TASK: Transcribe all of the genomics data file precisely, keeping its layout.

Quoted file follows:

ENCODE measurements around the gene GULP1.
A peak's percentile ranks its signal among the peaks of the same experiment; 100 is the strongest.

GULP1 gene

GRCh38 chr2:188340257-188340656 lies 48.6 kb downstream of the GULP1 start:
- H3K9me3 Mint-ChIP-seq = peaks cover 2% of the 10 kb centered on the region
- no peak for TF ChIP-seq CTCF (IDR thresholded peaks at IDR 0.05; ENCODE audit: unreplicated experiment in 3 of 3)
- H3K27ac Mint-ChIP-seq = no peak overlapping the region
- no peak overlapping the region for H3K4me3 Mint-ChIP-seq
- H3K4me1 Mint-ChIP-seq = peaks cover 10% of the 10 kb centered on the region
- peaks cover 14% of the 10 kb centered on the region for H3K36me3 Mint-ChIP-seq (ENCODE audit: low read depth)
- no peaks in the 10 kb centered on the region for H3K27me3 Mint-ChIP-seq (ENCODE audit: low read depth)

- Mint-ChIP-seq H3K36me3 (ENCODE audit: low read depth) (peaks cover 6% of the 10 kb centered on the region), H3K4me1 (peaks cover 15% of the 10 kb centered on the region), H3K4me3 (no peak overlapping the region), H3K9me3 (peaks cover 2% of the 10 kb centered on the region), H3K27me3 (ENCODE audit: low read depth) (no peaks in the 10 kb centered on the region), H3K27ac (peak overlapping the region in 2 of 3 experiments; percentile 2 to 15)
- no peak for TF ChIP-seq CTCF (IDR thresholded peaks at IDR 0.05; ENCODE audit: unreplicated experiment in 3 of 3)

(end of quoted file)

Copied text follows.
ENCODE measurements around the gene GULP1.
A peak's percentile ranks its signal among the peaks of the same experiment; 100 is the strongest.

GULP1 gene

GRCh38 chr2:188340257-188340656 lies 48.6 kb downstream of the GULP1 start:
- H3K9me3 Mint-ChIP-seq = peaks cover 2% of the 10 kb centered on the region
- no peak for TF ChIP-seq CTCF (IDR thresholded peaks at IDR 0.05; ENCODE audit: unreplicated experiment in 3 of 3)
- H3K27ac Mint-ChIP-seq = no peak overlapping the region
- no peak overlapping the region for H3K4me3 Mint-ChIP-seq
- H3K4me1 Mint-ChIP-seq = peaks cover 10% of the 10 kb centered on the region
- peaks cover 14% of the 10 kb centered on the region for H3K36me3 Mint-ChIP-seq (ENCODE audit: low read depth)
- no peaks in the 10 kb centered on the region for H3K27me3 Mint-ChIP-seq (ENCODE audit: low read depth)

- Mint-ChIP-seq H3K36me3 (ENCODE audit: low read depth) (peaks cover 6% of the 10 kb centered on the region), H3K4me1 (peaks cover 15% of the 10 kb centered on the region), H3K4me3 (no peak overlapping the region), H3K9me3 (peaks cover 2% of the 10 kb centered on the region), H3K27me3 (ENCODE audit: low read depth) (no peaks in the 10 kb centered on the region), H3K27ac (peak overlapping the region in 2 of 3 experiments; percentile 2 to 15)
- no peak for TF ChIP-seq CTCF (IDR thresholded peaks at IDR 0.05; ENCODE audit: unreplicated experiment in 3 of 3)